So it’s the last night of What About Dick? at the Orpheum Theater in May, and after each of the four shows, the cast goes to the bar to greet the audience. I can see Billy Connolly beaming, Eddie Izzard holding forth, Russell Brand winking at every girl in sight (the tramp), Sophie Winkelman smiling nicely at the throngs of men around her, Tracey Ullman animated and inevitably hysterical, Jane Leeves her quiet and sweetly demure self, Jim Piddock surrounded by very funny people, and Tim Curry quietly enjoying himself, pondering whether to sneak out for a smoke. I have shaken many hands. The audience on this last night has been, if possible, even more raucous than the previous three nights. Faced with this cast of comedy legends, 2,000 people have whooped and yelled themselves hoarse as these nine hilarious comics have done their versions of my play. Nobody has laughed harder than me. At times the spirit of anarchy on stage has made me weep helplessly with laughter. Eddie, eyes twinkling, would carefully insert some gloss on my original line and then look across at me like a naughty schoolboy with a sly grin, waiting for my reaction. It was always joy. As the author I was certainly the schoolmaster, but half of me always remained with the performers as I too was on stage performing. So it was our joy after the show to meet a happy buzzing crowd who told us how funny we were.
I was standing by the bar having a breather when a friend introduced me to Brian Cox. Or Professor Brian Cox, as he called him. I wasn’t that familiar with his work, but Brian is a very genial soul and very intelligent, and within seconds we had dropped all discussion of What About Dick? and were engaged in contemplating the depth and beauty of the Universe. Brian had lately been filming an octopus and was explaining how their eyes had formed independently from ours and how this one had mocked him, and when he put his arms up in a boxing stance, the octopus had responded, also putting its arms up. We had a jar or two and it was an all-embracing conversation about the things that fascinate me most in the Universe, in particular where does life come from? Brian talked about temperature gradients and hydrothermal vents, and then moved on to the Higgs-Boson particle whose existence was expected to be verified any day, for as well as being Professor of Advanced Physics at the University of Manchester and a Royal Society University Research Fellow, Brian also works at CERN.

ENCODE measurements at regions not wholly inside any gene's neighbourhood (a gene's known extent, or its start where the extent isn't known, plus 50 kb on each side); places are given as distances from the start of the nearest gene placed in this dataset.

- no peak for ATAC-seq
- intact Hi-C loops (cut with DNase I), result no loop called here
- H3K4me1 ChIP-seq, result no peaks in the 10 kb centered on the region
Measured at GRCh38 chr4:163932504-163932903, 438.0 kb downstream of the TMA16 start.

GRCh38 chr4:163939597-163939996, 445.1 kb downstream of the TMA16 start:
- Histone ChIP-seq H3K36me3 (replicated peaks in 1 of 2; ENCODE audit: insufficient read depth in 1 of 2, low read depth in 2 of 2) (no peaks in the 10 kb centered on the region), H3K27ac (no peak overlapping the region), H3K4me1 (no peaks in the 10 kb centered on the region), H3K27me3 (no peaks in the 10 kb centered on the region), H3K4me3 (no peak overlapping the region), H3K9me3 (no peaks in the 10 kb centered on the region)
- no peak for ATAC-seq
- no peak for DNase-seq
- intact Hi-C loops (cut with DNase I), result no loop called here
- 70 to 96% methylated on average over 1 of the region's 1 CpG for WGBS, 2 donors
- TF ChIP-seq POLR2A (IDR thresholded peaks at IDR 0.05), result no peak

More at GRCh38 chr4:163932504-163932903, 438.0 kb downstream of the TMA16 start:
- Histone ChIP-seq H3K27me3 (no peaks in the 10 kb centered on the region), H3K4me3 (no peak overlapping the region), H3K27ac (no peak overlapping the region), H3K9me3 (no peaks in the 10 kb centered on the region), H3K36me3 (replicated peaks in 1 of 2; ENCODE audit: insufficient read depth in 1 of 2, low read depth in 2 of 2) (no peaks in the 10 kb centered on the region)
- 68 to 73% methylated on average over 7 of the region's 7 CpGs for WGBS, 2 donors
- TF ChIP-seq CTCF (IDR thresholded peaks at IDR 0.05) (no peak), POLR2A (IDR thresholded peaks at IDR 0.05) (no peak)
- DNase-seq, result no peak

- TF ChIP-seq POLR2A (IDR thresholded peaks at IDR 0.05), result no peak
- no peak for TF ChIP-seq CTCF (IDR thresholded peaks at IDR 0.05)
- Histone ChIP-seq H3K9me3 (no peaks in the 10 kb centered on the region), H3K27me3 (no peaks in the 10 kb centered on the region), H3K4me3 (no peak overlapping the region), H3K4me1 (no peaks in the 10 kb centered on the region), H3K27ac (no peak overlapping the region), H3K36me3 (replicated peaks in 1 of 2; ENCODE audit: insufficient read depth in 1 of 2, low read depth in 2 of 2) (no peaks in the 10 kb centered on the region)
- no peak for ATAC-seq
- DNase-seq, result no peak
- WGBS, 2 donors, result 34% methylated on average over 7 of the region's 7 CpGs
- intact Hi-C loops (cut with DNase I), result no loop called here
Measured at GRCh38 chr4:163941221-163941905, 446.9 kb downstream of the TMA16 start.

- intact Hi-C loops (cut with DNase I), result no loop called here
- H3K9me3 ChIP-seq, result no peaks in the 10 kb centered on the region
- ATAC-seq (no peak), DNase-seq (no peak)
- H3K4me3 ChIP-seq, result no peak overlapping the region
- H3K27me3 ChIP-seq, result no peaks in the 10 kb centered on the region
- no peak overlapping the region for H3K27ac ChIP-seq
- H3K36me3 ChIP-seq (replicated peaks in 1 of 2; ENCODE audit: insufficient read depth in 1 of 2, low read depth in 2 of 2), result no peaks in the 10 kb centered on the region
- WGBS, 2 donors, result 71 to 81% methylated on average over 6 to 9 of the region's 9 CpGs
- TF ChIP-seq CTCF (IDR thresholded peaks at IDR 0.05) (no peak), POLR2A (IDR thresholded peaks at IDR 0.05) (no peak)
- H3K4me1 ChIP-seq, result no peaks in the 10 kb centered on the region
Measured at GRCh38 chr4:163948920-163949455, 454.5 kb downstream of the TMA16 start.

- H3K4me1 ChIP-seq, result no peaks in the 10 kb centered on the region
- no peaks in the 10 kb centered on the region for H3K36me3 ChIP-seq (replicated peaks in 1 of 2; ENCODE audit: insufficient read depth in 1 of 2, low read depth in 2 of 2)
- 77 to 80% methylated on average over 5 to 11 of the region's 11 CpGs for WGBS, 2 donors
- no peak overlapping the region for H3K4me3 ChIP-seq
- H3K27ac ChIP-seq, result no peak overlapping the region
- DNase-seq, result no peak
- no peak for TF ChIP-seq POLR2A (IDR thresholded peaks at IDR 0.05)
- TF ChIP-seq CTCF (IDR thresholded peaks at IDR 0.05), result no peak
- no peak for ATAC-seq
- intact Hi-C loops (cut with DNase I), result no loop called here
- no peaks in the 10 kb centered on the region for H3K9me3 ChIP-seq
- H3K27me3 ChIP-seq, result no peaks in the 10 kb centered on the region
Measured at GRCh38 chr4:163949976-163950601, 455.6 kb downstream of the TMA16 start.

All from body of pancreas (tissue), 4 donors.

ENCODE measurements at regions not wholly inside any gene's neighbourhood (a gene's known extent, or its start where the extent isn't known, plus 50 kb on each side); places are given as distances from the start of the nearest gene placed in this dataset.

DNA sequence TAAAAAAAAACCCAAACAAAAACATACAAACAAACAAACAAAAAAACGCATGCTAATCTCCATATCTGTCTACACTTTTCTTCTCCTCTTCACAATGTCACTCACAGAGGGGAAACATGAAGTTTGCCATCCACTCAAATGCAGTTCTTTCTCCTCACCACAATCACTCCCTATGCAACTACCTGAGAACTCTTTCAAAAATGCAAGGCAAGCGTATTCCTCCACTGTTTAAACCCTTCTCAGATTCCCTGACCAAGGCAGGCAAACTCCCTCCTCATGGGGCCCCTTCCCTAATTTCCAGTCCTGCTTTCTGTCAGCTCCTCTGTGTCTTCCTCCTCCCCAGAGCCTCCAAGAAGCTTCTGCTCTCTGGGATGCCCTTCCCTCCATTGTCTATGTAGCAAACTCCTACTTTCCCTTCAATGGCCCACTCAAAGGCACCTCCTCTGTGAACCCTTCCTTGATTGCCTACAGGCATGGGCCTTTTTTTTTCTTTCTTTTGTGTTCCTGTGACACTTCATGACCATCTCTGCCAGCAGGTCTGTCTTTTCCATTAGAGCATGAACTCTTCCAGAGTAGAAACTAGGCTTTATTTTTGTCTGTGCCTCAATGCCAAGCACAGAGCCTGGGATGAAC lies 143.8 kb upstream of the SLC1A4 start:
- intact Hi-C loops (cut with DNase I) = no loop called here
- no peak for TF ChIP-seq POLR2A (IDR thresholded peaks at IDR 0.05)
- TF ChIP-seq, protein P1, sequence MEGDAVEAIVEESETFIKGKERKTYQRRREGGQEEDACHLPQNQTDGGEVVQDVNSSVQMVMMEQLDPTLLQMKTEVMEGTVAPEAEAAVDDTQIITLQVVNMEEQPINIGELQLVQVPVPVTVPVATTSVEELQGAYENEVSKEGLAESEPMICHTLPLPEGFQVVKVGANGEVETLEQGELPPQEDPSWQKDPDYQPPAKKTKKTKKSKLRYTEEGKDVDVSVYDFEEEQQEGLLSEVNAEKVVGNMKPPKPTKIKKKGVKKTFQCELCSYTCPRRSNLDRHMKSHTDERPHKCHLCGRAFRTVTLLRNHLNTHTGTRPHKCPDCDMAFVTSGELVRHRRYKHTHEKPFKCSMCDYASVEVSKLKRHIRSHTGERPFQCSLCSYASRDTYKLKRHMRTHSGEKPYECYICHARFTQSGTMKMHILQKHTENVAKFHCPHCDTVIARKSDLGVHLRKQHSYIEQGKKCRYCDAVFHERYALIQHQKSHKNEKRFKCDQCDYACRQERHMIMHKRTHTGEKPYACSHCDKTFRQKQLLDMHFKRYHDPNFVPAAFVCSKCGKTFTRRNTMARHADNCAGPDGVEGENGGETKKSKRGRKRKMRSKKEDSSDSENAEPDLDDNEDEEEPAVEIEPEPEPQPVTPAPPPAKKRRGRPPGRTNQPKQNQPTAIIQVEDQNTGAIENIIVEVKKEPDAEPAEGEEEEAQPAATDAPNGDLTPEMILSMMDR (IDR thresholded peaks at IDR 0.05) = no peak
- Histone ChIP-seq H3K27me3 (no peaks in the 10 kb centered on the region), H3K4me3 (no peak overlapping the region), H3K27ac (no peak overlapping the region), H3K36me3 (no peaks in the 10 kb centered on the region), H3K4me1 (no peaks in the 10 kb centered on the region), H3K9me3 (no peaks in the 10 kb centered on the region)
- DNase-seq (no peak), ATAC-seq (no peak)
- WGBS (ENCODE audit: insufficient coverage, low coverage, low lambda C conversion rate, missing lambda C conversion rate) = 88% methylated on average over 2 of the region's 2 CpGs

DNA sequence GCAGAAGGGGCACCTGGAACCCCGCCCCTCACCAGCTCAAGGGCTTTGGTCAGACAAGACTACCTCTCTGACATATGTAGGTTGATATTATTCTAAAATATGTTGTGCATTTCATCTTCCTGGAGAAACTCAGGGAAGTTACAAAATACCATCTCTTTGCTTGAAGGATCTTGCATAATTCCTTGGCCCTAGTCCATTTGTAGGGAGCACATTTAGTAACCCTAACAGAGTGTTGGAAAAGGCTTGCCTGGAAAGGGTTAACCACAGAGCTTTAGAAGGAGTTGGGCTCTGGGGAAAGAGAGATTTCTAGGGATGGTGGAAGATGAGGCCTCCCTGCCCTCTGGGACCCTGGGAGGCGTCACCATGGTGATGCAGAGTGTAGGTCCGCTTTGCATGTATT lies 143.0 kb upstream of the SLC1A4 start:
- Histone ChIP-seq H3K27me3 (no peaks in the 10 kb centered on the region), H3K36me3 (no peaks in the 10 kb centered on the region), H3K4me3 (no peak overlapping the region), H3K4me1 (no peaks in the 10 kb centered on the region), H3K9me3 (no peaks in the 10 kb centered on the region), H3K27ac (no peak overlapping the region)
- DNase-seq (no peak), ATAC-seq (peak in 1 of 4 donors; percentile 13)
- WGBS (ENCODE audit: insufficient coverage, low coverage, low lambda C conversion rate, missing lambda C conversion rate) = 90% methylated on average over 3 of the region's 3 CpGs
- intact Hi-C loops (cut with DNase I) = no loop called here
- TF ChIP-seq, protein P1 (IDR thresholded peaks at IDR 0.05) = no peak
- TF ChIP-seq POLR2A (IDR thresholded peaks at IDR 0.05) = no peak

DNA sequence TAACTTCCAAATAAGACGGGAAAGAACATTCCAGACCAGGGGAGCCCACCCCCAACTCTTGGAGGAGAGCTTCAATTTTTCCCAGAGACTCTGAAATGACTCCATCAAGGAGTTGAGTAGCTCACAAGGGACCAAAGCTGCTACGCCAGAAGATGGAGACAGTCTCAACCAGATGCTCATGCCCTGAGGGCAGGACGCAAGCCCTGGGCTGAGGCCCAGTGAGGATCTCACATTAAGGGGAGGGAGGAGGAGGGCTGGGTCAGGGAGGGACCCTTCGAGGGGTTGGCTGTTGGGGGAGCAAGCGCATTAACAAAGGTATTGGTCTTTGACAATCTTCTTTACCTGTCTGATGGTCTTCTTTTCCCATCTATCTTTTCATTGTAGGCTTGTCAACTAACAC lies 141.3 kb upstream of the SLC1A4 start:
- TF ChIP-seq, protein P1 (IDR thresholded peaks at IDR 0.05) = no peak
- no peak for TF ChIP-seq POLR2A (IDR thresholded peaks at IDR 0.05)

I soon found out that the great thing about Brian is that he loves knowledge and he really loves imparting it. When he replies to any question you can see the great joy he takes in informing, and he has a smile on his face as he gets into the cosmic details. In short, a bloke right up my alley. After a time, he says, “You wouldn’t consider writing a song for my new series would you?” It’s clear he knows about the “Galaxy Song” and we discuss it a bit, and I say “what’s the subject?” and he says “the wonders of life.” “Oddly enough,” I say, “when I was adapting The Meaning of Life for a musical which never made it past seven drafts and some lovely songs, I did a biological version of the “Galaxy Song,” which did for Biology and the chemistry of life what the original had done with astrophysical distances. I’ll dig it out and send it to you.”
So began a long and utterly painless collaboration, at first by email and then latterly by a series of excellent dinners, which involved a whole new set of lyrics and a re-recording of the classic “Galaxy Song.” After a series of fascinating emails with Brian during which he would update me with the latest thinking on facts, suddenly changing five point six to four point seven, (tough on a lyric writer!), we recorded the track in John Du Prez’s studio in L.A. with Larry Mah in May before we all split for the summer. John polished the track in Portugal, and recorded a lovely string quartet over it in London while he was recording the soundtrack for What About Dick? and sent it to me in France. Of course it sounded beautiful but I wasn’t happy with the lyrics or the way I sang them. I knew I needed to make a nod to the original, but I had to find a convincing way of singing it now, at my age. So I sat under the Milky Way in Provence which posed nicely for my lyrics and played and sang it till I was satisfied. We decided I’d record the whole lyric again in London when I went in for the Closing Ceremony of the Olympic Games in August.